Hundreds of educators signal support for $5.25B remote learning bill

Advocacy groups and educators are calling on Congress to provide unconnected homes with additional resources to ensure education can continue remotely during the pandemic.
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More than 1,900 individuals and organizations have endorsed draft legislation sent to Congress on Thursday to establish a $5.25 billion emergency fund to connect the millions of families who don’t have internet at home.

The Remote Learning During COVID-19 Act is based on a recent report from the educational technology advocacy group Funds For Learning, which found that 7.15 million families do not have home internet access. The group determined that it would take $5.25 billion to meet the internet needs of these families.

Other groups to help draft the legislation include the Schools, Health & Libraries Broadband Coalition and the State E-rate Coordinators Alliance.

“Six out of 10 parents say that they are unlikely to send their children back to school,” John Windhausen, executive director of the SHLB Coalition, told EdScoop. “So that means there’s going to be a significant need for a broadband at home so that school children can do online learning and can engage in online learning, but a lot of families can’t afford broadband still.”


The proposed bill includes funding not only for building out broadband connections to low-income households, but also to give students access to digital devices and for increased cybersecurity measures to protect school networks.

The bill also proposes that its funding be distributed independently of the E-Rate program, which subsidizes broadband investment at K-12 institutions, and which has already reached its 2019 funding cap of $4.15 billion.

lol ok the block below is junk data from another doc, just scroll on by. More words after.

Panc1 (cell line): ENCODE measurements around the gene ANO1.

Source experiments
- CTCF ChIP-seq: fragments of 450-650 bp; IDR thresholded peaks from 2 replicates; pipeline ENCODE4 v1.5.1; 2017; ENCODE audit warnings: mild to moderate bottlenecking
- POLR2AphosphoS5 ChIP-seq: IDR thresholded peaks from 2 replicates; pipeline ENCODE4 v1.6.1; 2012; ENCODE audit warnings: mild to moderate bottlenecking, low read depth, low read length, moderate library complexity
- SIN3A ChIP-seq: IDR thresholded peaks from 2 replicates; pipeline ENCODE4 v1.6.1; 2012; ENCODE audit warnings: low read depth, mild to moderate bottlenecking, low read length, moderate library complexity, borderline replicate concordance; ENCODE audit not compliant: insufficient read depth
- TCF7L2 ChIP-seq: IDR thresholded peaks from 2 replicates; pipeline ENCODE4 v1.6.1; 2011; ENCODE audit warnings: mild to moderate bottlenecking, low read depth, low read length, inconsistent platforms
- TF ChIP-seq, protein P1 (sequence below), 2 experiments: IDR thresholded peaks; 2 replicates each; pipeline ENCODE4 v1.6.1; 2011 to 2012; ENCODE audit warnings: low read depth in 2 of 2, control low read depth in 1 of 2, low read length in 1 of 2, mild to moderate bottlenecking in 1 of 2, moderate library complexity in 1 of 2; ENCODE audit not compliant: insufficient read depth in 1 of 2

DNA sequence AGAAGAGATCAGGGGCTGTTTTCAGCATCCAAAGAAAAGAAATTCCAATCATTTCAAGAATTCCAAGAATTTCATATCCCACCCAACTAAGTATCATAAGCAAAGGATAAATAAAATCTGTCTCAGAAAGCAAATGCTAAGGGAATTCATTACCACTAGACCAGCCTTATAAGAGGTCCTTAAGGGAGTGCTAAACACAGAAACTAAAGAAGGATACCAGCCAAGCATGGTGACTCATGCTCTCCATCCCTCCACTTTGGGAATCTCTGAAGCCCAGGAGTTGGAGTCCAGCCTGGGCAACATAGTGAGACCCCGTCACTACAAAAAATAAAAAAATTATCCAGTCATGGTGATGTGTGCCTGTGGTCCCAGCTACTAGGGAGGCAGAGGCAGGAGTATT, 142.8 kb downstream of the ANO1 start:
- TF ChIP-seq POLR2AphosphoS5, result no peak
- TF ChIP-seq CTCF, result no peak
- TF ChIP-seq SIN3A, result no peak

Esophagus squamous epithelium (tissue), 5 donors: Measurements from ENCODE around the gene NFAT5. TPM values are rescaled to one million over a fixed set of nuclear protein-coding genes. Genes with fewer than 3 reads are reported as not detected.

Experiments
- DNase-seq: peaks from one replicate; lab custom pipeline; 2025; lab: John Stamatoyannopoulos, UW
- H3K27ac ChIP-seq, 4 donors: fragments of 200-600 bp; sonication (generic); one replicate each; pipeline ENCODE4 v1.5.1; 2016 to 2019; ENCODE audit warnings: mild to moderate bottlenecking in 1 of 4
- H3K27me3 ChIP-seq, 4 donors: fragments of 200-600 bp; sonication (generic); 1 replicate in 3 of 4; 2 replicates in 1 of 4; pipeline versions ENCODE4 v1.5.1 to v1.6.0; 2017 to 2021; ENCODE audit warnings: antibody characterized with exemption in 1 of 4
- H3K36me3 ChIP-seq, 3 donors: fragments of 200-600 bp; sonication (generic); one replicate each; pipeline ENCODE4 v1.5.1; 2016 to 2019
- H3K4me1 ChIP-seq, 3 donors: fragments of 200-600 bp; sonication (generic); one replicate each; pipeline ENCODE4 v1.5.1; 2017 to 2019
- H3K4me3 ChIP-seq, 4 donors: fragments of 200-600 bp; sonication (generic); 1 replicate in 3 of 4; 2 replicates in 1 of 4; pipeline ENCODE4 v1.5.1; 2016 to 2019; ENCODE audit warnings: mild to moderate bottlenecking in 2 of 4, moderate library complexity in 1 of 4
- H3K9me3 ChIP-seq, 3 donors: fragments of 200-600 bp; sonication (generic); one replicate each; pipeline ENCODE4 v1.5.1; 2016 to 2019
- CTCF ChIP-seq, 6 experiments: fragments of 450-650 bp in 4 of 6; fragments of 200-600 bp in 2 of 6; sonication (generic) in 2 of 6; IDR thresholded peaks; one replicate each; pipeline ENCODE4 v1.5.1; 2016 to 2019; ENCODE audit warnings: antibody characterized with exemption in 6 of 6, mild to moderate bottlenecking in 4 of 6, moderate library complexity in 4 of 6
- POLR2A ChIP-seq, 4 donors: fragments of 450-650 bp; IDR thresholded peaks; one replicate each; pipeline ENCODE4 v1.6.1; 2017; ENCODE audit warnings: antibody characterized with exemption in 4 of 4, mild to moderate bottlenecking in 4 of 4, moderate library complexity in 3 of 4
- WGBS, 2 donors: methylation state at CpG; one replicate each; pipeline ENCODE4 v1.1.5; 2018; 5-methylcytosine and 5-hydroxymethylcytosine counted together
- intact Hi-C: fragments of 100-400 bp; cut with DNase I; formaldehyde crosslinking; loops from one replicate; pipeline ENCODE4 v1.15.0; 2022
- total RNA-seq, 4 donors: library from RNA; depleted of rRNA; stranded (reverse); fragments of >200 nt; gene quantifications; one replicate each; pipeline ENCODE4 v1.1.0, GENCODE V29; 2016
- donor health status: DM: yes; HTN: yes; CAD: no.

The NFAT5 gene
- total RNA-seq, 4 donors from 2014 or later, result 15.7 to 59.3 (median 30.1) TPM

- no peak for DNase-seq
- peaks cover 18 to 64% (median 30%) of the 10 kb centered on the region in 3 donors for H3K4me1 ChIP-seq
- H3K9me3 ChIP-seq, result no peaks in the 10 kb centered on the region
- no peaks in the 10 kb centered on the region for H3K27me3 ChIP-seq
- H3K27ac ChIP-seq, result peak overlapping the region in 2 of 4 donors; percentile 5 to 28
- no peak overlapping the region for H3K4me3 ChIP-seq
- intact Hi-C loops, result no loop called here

“We think this is a comprehensive proposal to address a real critical need, and we’re hoping for bipartisan support because I think members in both parties realize how important education is and they don’t want children to be left behind and not to have the opportunity they continue their education despite the existence of this coronavirus,” Windhausen said.

More than 1,900 individuals and organizations, including the Open Technology Institute at the think tank New America, the American Library Association, and hundreds of teachers, have signed onto a letter of support for the proposed bill to encourage Congress to take action.

“There’s a real danger that the school closures could have cascading effects on students learning, not just this year, but in future years as well,” Windhausen said. “So in other words, if they fall behind this year, they’re going to continue to be behind in future years. So this is a national emergency that really requires Congress to step up and solve this problem.”

Betsy Foresman

Written by Betsy Foresman

Betsy Foresman was an education reporter for EdScoop from 2018 through early 2021, where she wrote about the virtues and challenges of innovative technology solutions used in higher education and K-12 spaces. Foresman also covered local government IT for StateScoop, on occasion. Foresman graduated from Texas Christian University in 2018 — go Frogs! — with a BA in journalism and psychology. During her senior year, she worked as an intern at the Center for Strategic and International Studies in Washington, D.C., and moved back to the capital after completing her degree because, like Shrek, she feels most at home in the swamp. Foresman previously worked at Scoop News Group as an editorial fellow.

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